Spiral galaxies seen edge-on often show dark lanes of interstellar dust blocking light from the galaxy's stars, as in this image of the galaxy NGC 4565 from the Sloan Digital Sky Survey (SDSS-II).

Intergalactic Dust Could Be Messing Up Observations, Calculations

Article Updated: 24 Dec , 2015

by

[/caption]

“Just like household dust, cosmic dust can be a nuisance,” said astronomer Ryan Scranton of the University of California, Davis. Scranton is part of a team of researchers from the Sloan Digital Sky Survey that have been analyzing the colors of distant quasars whose light passes in the vicinity of foreground galaxies on its way to the Earth. What they found is that the vast expanses of intergalactic space appear to be filled with a haze of tiny, smoke-like “dust” particles that dim the light from distant objects and subtly change their colors. “Galaxies contain lots of dust, most of it formed in the outer regions of dying stars,” said team leader Brice Ménard of the Canadian Institute for Theoretical Astrophysics. “The surprise is that we are seeing dust hundreds of thousands of light-years outside of the galaxies, in intergalactic space.”

An implication of this finding means that since most distant supernovae are seen through some haze, our current estimates of their distances may be affected.

Dust grains block blue light more effectively than red light. “We see this when the sun sets: light rays pass through a thicker layer of the atmosphere,” said Scranton, “absorbing more and more blue light, causing the sun to appear reddened. We find similar reddening of quasars from intergalactic dust, and this reddening extends up to ten times beyond the apparent edges of the galaxies themselves.”

The team analyzed the colors of about 100,000 distant quasars located behind 20 million galaxies, using images from SDSS-II. “Putting together and analyzing this huge dataset required cutting-edge ideas from computer science and statistics,” said team member Gordon Richards of Drexel University. “Averaging over so many objects allowed us to measure an effect that is much too small to see in any individual quasar.”

Supernova explosions and “winds” from massive stars drive gas out of some galaxies, Ménard explained, and this gas may carry dust with it. Alternatively, the dust may be pushed directly by starlight.

“Our findings now provide a reference point for theoretical studies,” said Ménard.

Intergalactic dust could also affect planned cosmological experiments that use supernovae to investigate the nature of “dark energy,” a mysterious cosmic component responsible for the acceleration of the expansion of the universe.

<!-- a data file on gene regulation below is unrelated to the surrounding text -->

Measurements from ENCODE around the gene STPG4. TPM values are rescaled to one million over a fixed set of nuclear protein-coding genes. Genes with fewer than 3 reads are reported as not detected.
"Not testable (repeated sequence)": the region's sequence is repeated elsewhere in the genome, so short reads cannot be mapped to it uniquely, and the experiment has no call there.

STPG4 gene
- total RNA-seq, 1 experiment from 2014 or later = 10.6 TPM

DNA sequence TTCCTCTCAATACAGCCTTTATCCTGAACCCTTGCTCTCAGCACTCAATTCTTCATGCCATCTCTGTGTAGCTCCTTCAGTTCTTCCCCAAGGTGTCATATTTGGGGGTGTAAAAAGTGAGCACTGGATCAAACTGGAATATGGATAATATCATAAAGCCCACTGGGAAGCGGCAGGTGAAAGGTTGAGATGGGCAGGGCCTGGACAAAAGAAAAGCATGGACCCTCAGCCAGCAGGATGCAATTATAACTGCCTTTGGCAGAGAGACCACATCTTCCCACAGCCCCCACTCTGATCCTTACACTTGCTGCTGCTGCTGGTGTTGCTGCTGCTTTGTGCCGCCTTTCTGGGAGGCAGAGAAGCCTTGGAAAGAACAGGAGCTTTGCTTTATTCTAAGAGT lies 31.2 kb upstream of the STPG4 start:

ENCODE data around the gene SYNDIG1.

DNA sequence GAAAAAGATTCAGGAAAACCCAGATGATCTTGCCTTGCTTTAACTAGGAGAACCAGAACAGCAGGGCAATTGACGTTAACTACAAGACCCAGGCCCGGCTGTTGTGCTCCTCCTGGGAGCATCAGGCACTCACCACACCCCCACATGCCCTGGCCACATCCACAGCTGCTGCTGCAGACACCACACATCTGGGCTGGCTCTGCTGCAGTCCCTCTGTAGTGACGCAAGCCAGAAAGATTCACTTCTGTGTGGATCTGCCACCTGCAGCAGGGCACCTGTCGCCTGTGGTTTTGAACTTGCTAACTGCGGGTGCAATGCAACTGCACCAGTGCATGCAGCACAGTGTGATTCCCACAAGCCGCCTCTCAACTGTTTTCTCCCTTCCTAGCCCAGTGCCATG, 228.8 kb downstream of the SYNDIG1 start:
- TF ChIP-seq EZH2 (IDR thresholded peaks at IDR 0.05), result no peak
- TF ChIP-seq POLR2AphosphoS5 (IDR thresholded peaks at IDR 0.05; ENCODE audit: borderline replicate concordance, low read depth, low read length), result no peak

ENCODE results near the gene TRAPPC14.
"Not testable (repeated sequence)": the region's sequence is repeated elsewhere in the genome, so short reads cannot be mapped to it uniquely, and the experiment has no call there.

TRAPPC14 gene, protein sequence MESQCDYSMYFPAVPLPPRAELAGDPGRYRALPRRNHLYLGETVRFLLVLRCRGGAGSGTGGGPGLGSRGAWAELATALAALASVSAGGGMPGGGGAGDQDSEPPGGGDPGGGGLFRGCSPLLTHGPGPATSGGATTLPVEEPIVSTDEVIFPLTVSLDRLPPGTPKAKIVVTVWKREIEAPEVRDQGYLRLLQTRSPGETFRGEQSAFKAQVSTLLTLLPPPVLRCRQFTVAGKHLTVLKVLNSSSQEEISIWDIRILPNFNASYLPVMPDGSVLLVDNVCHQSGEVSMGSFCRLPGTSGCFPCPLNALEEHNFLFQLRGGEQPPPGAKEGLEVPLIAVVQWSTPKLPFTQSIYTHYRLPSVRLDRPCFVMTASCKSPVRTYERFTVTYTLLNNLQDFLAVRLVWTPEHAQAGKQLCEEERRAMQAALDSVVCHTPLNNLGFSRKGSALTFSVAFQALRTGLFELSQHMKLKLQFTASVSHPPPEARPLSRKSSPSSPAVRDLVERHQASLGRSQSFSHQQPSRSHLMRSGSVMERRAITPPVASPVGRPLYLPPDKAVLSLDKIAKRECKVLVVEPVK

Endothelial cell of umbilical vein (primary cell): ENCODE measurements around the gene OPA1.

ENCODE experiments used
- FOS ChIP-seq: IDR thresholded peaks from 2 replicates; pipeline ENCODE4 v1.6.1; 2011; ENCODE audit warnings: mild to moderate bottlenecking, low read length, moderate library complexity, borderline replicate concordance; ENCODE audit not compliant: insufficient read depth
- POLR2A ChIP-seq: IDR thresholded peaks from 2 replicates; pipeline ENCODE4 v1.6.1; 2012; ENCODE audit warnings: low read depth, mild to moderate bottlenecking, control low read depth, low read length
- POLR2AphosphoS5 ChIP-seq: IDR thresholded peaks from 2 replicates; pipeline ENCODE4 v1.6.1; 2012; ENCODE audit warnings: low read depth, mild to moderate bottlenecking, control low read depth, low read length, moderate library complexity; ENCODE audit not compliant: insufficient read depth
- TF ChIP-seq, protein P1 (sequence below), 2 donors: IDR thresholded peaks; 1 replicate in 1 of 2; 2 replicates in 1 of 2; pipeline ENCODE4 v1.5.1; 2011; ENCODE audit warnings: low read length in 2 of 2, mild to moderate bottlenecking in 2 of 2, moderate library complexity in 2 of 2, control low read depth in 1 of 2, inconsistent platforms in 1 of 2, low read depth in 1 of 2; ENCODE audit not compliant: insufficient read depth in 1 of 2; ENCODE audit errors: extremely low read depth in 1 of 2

Intergalactic dust doesn’t remove the need for dark energy to explain current supernova data, Ménard explained, but it may complicate the interpretation of future high-precision distance measurements. “These experiments are very ambitious in their goals,” said Ménard, “and subtle effects matter.”

The new findings are reported in a paper titled “Measuring the galaxy-mass and galaxy-dust correlations through magnification and reddening,” submitted to the journal Monthly Notices of the Royal Astronomical Society, and posted today on the web site arXiv.org.

Source: Sloan Digital Sky Survey


Sort by:   newest | oldest | most voted
garrafa
Member
garrafa
February 26, 2009 3:02 PM

I’m not an astronomer and I know I’m going far here, so please someone clarify it to me: could this mean that redshift is caused by intergalactic dust and that maybe the universe is not expanding at all?

Jack
Guest
Jack
February 26, 2009 3:22 PM

It certainly screwed up your spellchecker, re calculCations…!!!

Damn that intergalactic dust!!!

Ethan Siegel
Guest
February 26, 2009 3:39 PM

No way, Fst. The dust is going to have subtle effects only, it doesn’t change any of the conclusions people have drawn about cosmology, redshift, or dark energy.

I’m just posting here to avoid alarmism; this is an extremely minor correction to measurements.

Astrofiend
Member
Astrofiend
February 26, 2009 3:52 PM
“# Fst Says: February 26th, 2009 at 3:02 pm I’m not an astronomer and I know I’m going far here, so please someone clarify it to me: could this mean that redshift is caused by intergalactic dust and that maybe the universe is not expanding at all?” >>>No – this is a separate effect. Redshift and ‘reddening’ are two different things. Note that there is a theory flying about that states that redshift could be caused by interstellar gas and dust, but almost no astronomer or physicist believes it – it has major problems apparently. Anyway – back to the original question. This reddening that the article speaks about is essentially why we see sunsets as red –… Read more »